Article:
Anyway, after that rambling, incoherent intro, which I hope I have succeeded in making everyone in the room dumber for having read it (THERE’S that elusive narrative thread, buried within an Adam Sandler reference…whew), (which reminds me of a few high school teachers I had), (holy crap! TRIPLE parentheticals, spaced by commas, punctuated within!), *MrsX slap-on-the-head*


Sorry. After that rambling, incoherent intro, I wanted to stress that this week’s topic actually is Things I Really And Truly Learned In High School. Or college. Or grade school. For instance, after all the nonsense and the papers and the doodles I went through (I kept my high school notebooks for the doodles alone – okay, no more parenthetical references), I marvel at the randomness of the actual knowledge I remember retaining solely from high school classes. WITNESS:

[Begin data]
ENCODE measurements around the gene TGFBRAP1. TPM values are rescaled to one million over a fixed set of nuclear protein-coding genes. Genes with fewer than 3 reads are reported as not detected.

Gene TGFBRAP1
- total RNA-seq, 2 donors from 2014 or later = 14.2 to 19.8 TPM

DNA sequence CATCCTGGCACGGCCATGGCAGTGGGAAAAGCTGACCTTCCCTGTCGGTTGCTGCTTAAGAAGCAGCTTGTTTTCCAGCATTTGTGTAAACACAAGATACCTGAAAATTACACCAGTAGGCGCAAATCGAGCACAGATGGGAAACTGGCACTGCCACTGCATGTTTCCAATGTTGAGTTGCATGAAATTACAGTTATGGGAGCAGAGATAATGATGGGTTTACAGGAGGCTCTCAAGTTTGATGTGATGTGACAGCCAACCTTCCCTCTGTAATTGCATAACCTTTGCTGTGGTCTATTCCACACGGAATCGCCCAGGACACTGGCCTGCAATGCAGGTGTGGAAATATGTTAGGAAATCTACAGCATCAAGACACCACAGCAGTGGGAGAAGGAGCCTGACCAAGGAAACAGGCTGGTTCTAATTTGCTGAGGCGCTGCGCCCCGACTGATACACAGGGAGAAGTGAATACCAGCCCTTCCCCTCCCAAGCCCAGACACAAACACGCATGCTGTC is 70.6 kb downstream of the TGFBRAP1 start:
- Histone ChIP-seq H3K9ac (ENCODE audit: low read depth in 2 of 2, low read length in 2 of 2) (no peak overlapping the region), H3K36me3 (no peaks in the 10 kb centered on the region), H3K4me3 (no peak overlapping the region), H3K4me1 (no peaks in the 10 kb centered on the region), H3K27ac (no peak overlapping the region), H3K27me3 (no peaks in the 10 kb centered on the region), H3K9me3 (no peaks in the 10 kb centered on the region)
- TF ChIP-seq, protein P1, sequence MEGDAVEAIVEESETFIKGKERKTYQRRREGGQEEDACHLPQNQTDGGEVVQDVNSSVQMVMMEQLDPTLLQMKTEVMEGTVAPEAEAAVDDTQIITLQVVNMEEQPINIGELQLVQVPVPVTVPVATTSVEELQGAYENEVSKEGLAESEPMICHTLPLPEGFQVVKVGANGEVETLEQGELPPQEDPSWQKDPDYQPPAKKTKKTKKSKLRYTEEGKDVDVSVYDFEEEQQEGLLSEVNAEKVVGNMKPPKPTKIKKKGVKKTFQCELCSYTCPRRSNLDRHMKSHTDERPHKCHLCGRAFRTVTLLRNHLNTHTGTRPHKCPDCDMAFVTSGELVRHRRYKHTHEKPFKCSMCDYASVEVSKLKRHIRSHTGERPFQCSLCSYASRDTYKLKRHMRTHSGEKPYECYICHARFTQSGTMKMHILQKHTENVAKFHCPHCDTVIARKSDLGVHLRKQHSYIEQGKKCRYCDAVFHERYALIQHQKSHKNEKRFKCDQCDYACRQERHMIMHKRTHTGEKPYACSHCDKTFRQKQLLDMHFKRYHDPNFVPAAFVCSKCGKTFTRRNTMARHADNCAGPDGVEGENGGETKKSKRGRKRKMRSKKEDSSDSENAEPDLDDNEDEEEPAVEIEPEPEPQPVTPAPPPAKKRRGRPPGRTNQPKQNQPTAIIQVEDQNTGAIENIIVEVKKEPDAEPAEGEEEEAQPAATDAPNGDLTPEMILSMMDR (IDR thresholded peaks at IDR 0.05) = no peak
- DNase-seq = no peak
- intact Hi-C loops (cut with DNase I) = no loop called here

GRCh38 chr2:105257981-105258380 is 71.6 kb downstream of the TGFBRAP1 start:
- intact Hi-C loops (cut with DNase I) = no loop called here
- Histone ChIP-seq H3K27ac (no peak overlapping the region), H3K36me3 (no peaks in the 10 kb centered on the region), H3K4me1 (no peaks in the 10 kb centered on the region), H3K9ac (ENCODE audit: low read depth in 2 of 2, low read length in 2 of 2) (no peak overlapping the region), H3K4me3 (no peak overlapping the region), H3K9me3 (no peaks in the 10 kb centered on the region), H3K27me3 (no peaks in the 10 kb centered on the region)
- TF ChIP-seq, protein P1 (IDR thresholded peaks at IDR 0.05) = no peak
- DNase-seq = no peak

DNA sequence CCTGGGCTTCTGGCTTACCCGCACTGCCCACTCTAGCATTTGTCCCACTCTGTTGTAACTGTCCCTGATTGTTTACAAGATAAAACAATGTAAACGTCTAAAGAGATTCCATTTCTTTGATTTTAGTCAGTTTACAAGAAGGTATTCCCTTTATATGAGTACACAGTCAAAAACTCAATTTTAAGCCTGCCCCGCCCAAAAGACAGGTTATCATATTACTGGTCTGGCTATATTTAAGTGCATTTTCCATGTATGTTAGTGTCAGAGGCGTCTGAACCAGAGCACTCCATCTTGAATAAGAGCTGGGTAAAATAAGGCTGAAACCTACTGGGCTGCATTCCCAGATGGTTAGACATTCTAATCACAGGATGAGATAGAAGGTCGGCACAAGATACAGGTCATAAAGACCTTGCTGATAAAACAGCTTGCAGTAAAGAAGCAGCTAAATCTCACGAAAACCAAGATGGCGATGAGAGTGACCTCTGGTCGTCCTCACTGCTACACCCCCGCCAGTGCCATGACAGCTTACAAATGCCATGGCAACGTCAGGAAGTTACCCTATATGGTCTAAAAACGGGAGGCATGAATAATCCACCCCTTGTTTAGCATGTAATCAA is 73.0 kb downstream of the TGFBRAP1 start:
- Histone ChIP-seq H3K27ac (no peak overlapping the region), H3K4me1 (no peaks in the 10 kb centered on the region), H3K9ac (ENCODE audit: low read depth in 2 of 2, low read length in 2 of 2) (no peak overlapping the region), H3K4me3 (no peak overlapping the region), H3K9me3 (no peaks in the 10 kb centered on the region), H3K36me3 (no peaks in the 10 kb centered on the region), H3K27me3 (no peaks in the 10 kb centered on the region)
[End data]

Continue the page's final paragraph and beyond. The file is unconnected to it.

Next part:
- Macbeth is pretty damn good, as is all Shakespeare, if you REALLY take the time. The deeper you go, the better it gets.
- Force equals Mass times Distance. Pretty godamned effective when you think about it.
- The Civil War was not actually about slavery, but was moreso a perfect storm of societal, economic and territorial frustrations coming to a head at the perfect adolescent point after the birth of a nation (but on the test, just select (b) Slavery).
- In that same class, I learned how to build a nationwide railroad.
- Michael Crichton’s name is actually pronounced CRY-ton, not “CRITCH-ton,” like it’s fucking spelled. But it doesn’t matter because he’s dead.
- "Diner" is actually a pretty damn good movie, despite the Guttenberg.